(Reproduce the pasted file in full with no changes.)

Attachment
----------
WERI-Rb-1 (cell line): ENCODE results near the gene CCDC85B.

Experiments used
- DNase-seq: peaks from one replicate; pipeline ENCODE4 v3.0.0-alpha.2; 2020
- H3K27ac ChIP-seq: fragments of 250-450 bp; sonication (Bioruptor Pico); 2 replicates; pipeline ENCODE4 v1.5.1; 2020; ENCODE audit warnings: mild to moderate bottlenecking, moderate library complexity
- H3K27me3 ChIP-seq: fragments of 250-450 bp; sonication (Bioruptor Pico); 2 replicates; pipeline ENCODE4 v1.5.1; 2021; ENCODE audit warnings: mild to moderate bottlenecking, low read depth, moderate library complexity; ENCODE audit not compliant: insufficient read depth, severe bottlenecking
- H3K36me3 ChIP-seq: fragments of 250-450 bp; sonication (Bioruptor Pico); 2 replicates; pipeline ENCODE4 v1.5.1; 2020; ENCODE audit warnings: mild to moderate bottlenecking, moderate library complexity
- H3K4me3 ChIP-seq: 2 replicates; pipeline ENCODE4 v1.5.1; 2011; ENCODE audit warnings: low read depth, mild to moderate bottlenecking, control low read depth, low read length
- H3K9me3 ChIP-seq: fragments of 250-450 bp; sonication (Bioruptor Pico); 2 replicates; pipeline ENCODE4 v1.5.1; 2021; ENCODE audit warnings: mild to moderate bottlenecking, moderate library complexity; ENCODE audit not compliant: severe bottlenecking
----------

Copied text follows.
WERI-Rb-1 (cell line): ENCODE results near the gene CCDC85B.

Experiments used
- DNase-seq: peaks from one replicate; pipeline ENCODE4 v3.0.0-alpha.2; 2020
- H3K27ac ChIP-seq: fragments of 250-450 bp; sonication (Bioruptor Pico); 2 replicates; pipeline ENCODE4 v1.5.1; 2020; ENCODE audit warnings: mild to moderate bottlenecking, moderate library complexity
- H3K27me3 ChIP-seq: fragments of 250-450 bp; sonication (Bioruptor Pico); 2 replicates; pipeline ENCODE4 v1.5.1; 2021; ENCODE audit warnings: mild to moderate bottlenecking, low read depth, moderate library complexity; ENCODE audit not compliant: insufficient read depth, severe bottlenecking
- H3K36me3 ChIP-seq: fragments of 250-450 bp; sonication (Bioruptor Pico); 2 replicates; pipeline ENCODE4 v1.5.1; 2020; ENCODE audit warnings: mild to moderate bottlenecking, moderate library complexity
- H3K4me3 ChIP-seq: 2 replicates; pipeline ENCODE4 v1.5.1; 2011; ENCODE audit warnings: low read depth, mild to moderate bottlenecking, control low read depth, low read length
- H3K9me3 ChIP-seq: fragments of 250-450 bp; sonication (Bioruptor Pico); 2 replicates; pipeline ENCODE4 v1.5.1; 2021; ENCODE audit warnings: mild to moderate bottlenecking, moderate library complexity; ENCODE audit not compliant: severe bottlenecking